Book Review: The Subway Girls – Things Have Changed – Or Have They?

The Subway Girls

By Susie Orman Schnall

DISCLOSURE OF MATERIAL CONNECTION: I have a material connection because I received a review copy for free from Netgalley in exchange for a fair and honest review.

Charlotte is clever, bright and educated. She longs to work in Marketing. Even though she is about to graduate from college, she can’t get a job at any of the firms she has applied to. It isn’t that she wants to start at the top; as a matter of fact she is willing to start in the typing pool and work her way up. This is a long shot for a young woman in 1949. To add more misery to her world, her father’s hardware store isn’t doing well, so he wants her to work for him instead of getting a job that actually pays so he can fire his last employee.

Her age is another deterrent. No one wants to hire someone as old as twenty-one. It is almost a certainty that she is just waiting to get engaged, married and immediately after resign to take care of her husband, home and however many children they have in quick succession. Charlotte wants more from life, including a career at a marketing firm.

Olivia lives in a world where women can hold almost any job that a man can. They may not get equal pay, but in 2018 women are much more likely to be taken seriously. It appears to be true, but when Olivia’s job becomes a contest between the other manager at her marketing firm and her, only one of them will still be employed when all is said and done. It doesn’t seem to matter that she has brilliant ideas; the “good old boy” network is alive and well. Unfortunately, her competition will do anything to have the best campaign for the New York Subway system. To boost their ridership, the NY Subway needs something new with a twist of retro and even though Olivia comes up with great ideas, will she be heard?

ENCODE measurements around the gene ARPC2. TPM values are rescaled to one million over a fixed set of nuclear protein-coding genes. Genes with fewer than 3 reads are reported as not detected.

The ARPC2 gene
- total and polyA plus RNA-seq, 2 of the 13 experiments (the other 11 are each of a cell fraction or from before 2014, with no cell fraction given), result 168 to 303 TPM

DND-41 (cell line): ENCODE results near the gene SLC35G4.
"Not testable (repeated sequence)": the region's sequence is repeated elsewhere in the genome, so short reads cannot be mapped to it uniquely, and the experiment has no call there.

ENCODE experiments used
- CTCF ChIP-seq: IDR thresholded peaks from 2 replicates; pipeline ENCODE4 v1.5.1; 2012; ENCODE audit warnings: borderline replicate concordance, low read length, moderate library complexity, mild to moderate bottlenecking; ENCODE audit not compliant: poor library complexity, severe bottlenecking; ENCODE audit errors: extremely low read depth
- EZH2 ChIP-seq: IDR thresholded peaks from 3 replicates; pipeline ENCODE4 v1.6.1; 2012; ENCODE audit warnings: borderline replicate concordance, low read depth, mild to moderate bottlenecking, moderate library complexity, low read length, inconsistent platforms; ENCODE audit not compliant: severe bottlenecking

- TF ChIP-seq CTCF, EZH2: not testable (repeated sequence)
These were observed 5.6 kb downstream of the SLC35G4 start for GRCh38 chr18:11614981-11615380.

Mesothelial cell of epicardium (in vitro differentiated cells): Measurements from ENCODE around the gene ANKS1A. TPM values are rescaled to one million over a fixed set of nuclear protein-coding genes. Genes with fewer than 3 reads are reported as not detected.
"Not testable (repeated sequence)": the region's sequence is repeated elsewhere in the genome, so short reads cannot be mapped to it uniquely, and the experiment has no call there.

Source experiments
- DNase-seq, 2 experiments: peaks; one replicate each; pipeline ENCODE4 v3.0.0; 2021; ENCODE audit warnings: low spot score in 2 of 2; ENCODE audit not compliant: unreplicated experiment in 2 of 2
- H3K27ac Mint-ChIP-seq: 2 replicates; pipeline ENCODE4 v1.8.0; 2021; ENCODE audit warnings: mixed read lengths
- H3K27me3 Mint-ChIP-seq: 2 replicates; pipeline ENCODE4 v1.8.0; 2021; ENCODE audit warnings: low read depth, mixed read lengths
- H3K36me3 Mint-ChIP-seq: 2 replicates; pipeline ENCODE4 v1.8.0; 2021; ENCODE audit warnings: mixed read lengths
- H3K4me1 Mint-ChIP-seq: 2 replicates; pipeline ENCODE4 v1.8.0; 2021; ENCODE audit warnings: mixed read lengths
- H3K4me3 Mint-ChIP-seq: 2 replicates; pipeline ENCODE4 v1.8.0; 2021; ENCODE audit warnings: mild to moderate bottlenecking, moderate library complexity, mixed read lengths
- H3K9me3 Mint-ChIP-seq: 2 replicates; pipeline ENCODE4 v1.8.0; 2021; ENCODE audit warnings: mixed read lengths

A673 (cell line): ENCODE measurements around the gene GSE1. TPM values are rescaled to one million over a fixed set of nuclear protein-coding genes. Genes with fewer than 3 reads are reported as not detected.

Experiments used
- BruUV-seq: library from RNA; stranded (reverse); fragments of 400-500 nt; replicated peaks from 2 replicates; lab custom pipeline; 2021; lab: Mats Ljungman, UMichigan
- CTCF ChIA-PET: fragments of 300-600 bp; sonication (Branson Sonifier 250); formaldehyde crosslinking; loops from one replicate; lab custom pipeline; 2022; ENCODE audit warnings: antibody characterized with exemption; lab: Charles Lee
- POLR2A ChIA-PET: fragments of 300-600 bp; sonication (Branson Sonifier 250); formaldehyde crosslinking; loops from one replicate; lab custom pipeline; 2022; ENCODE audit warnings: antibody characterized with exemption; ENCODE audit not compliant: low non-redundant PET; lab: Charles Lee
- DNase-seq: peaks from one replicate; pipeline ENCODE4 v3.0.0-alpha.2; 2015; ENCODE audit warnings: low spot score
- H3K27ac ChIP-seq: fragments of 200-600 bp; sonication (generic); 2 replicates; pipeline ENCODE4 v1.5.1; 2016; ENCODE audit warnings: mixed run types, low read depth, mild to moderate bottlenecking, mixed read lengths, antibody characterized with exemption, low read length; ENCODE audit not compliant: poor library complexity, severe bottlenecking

Meantime, back in 1949, Charlotte has personal and professional issues. She wins a contest to be a Subway Girl that she entered on a whim. They are New York gals that are smart and pretty. Charlotte cleverly thinks if she can mention her father’s store during the campaign it will be on all of the subway cars, therefore free marketing so she won’t have to work in the family business and can further pursue her dream.

Olivia reads about the Subway Girls and feels it is a great idea that would stand up today. It will be retro with a new spin, landing right where the client wants it to be. After doing her research, she even locates a few of the gals who posed for the Subway Girl posters fifty years ago.

Susie Orman Schnall does a marvelous job melding 1949 with 2018. So much is different, and yet, so much is the same. She cleverly alternates chapters between Charlotte and Olivia, taking the reader seamlessly from one story to the other until they blend beautifully in the last few chapters. The struggles each girl experiences in her personal and professional life are universal through time.

The Subway Girls is a fast paced, interesting novel. The characters are well developed and the plot line is interesting and complex. Often times women’s fiction has too much romance and whining involved for me, which is definitely not the case with this fantastic book. There was a subplot of romance, but not to the extent of overtaking the story. This novel is just the right amount of everything. I loved it.